From prior literature reports, we expected to see extensive Cre expression in interneurons in the forebrain. We used Cre expression remaining in adulthood as a marker for other regions where we may not have expected to see GRKD. Cre was found in limbic regions such as the PFC (Figure 3A), amygdala (Figure 3B), hippocampus (Figure 3C), the bed nucleus of the stria terminalis (not shown) and throughout the cortex. In addition, Cre expression was also found in numerous other GABA rich regions, including the dorsal medial hypothalamus (DMH; Figure 3D), lateral septum (Figure 3E), and zona incerta (Figure 3F). Cre expression was not observed in other areas rich in GABAergic neurons (e.g., peri-paraventricular nucleus, PVN region in the hypothalamus; Supplementary Figure S2). In addition, there was no evidence for colocalization of GR in Cre-positive neurons (data not shown).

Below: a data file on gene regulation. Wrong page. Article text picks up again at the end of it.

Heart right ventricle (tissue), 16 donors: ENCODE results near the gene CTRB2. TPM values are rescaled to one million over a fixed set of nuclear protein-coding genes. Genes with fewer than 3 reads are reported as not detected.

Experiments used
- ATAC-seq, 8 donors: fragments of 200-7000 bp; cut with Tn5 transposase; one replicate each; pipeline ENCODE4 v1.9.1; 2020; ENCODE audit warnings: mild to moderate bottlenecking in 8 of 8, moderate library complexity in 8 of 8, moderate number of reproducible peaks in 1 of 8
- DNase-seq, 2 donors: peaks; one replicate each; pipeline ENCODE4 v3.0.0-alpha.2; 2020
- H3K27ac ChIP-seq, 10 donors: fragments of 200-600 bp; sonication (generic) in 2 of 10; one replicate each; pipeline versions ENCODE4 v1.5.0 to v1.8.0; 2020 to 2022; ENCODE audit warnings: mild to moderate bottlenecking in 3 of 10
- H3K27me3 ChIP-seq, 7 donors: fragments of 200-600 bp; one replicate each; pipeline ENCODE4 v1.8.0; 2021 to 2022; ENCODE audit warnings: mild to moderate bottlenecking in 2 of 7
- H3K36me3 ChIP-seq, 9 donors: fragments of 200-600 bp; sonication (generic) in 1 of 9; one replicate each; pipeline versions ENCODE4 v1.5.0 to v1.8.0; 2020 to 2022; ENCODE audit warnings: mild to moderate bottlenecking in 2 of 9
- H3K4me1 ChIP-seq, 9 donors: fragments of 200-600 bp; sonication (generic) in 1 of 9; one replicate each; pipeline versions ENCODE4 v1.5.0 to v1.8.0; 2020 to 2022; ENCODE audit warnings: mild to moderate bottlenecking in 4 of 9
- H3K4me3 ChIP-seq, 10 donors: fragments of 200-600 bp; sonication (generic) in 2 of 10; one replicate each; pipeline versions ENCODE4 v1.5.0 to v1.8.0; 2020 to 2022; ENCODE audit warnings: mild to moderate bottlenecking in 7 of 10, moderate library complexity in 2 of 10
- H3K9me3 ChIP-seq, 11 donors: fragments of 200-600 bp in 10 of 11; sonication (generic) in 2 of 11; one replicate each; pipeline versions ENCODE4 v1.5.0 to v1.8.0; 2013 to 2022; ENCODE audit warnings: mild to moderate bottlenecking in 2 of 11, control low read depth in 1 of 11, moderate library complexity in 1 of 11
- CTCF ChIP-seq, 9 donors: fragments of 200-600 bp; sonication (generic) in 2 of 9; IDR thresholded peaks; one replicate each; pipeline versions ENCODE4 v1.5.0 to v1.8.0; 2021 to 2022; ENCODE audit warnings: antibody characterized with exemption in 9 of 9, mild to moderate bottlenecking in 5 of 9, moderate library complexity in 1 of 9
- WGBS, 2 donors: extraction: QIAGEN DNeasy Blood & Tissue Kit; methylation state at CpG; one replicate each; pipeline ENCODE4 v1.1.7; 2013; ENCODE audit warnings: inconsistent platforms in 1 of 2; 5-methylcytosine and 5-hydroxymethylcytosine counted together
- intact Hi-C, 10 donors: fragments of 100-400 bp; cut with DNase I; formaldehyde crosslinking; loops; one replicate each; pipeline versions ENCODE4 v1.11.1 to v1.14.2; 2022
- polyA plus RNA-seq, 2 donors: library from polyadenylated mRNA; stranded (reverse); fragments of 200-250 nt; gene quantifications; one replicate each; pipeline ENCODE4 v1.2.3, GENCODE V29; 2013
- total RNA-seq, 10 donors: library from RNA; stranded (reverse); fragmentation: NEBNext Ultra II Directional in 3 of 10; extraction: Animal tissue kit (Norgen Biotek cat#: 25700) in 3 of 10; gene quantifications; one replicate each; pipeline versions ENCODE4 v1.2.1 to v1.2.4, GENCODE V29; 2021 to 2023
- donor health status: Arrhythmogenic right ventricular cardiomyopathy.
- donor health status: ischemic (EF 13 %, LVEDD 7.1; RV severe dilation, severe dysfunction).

Male Dlx5/6 GRKD Mice Have Decreased Body Weight
We measured weight weekly and found that female Dlx5/6 GRKD mice showed a significant interaction between genotype and week in cohort 1, but no individual week was significantly different in post hoc analysis (F(4,60) = 2.645, p = 0.045). Cohort 2 females only had a significant effect of time (Time F(4,60) = 13.635; p < 0.001; Figure 5A). Control male mice in cohort 1 weighed significantly more than Dlx5/6 GRKD mice [Cohort 1 (genotype × time F(4,100) = 2.852, p = 0.02, Time F(4,100) = 53.779, p < 0.001, genotype F(4,100) = 6.625, p = 0.02)]. Cohort 2 mice only had a significant effect of time, no interaction (Time F(4,100) = 43.042; p < 0.001; Figure 5B). Planned post hoc comparisons revealed a significant weight difference between male Dlx5/6 GRKD and controls at each week. Dlx5/6 may be expressed in other tissues of the body that are commonly affected by stress, such as the adrenals and thymus. Importantly, there were no differences in males nor females in weights of hearts, thymi, nor adrenals (Supplementary Figure S3).